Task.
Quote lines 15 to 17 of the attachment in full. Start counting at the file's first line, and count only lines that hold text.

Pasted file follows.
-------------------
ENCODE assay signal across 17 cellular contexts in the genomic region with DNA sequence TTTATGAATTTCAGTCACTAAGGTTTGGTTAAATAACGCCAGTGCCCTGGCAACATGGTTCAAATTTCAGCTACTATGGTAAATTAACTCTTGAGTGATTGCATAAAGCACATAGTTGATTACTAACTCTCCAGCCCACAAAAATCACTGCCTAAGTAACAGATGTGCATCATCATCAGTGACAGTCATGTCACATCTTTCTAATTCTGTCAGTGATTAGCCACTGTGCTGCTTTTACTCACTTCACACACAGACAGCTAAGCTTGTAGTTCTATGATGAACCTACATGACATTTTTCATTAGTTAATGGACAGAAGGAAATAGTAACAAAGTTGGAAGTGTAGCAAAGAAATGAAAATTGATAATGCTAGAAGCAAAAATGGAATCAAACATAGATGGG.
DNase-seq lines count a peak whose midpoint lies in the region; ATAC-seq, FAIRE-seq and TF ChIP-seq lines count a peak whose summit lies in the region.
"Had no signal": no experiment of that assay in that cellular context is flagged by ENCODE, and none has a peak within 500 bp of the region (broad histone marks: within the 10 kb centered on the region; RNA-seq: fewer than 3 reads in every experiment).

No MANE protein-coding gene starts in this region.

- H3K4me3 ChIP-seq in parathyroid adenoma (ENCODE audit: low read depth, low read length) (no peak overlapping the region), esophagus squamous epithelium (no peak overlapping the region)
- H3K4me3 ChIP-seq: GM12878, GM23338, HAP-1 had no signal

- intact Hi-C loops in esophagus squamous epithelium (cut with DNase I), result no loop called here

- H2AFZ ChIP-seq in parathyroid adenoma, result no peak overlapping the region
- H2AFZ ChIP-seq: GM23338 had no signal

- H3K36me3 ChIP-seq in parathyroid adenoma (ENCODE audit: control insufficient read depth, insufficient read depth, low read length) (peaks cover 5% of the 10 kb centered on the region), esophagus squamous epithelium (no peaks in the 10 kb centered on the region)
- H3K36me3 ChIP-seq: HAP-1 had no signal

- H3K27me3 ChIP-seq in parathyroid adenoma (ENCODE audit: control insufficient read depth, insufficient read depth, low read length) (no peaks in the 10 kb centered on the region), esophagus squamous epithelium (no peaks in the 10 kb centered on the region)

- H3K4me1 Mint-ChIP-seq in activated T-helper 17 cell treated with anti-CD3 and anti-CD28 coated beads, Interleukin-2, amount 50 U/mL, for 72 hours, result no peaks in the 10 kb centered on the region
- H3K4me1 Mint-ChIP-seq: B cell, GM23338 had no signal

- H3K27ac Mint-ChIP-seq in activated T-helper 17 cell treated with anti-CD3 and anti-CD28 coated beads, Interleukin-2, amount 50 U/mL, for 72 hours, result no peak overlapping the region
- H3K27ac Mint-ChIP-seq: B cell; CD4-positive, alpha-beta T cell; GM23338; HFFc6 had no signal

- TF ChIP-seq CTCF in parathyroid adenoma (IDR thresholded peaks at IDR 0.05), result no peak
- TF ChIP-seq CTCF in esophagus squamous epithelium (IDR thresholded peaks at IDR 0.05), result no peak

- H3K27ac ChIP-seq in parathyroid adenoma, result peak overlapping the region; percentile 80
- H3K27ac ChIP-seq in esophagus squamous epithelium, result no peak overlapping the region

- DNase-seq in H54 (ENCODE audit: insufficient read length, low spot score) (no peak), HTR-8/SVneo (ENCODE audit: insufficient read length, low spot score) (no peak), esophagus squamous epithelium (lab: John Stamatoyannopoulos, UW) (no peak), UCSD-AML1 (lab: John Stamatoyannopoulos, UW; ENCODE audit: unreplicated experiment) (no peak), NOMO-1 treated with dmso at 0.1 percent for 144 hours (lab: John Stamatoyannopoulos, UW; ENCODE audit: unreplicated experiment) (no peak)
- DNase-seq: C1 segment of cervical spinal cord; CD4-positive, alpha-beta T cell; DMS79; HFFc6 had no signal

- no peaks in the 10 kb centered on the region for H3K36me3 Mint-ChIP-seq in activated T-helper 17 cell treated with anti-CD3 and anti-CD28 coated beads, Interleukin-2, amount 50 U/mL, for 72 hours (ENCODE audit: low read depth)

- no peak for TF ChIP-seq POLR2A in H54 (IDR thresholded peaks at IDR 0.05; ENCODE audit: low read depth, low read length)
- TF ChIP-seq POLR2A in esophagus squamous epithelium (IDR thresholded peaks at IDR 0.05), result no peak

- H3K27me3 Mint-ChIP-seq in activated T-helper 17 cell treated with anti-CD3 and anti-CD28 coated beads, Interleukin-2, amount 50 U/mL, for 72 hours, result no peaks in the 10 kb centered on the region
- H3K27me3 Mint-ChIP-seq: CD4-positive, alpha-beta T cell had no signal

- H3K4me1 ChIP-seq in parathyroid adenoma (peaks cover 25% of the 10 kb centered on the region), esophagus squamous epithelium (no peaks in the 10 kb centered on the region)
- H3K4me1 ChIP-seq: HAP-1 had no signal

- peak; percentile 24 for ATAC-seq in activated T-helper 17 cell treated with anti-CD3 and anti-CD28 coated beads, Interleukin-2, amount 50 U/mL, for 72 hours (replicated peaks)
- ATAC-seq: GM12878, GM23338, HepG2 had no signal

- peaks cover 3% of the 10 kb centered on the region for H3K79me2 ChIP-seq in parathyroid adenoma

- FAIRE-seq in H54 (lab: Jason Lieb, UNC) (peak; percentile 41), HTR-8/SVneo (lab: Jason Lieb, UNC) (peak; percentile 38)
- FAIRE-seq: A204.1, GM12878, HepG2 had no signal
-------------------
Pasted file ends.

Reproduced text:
- H3K27ac Mint-ChIP-seq in activated T-helper 17 cell treated with anti-CD3 and anti-CD28 coated beads, Interleukin-2, amount 50 U/mL, for 72 hours, result no peak overlapping the region
- H3K27ac Mint-ChIP-seq: B cell; CD4-positive, alpha-beta T cell; GM23338; HFFc6 had no signal

- TF ChIP-seq CTCF in parathyroid adenoma (IDR thresholded peaks at IDR 0.05), result no peak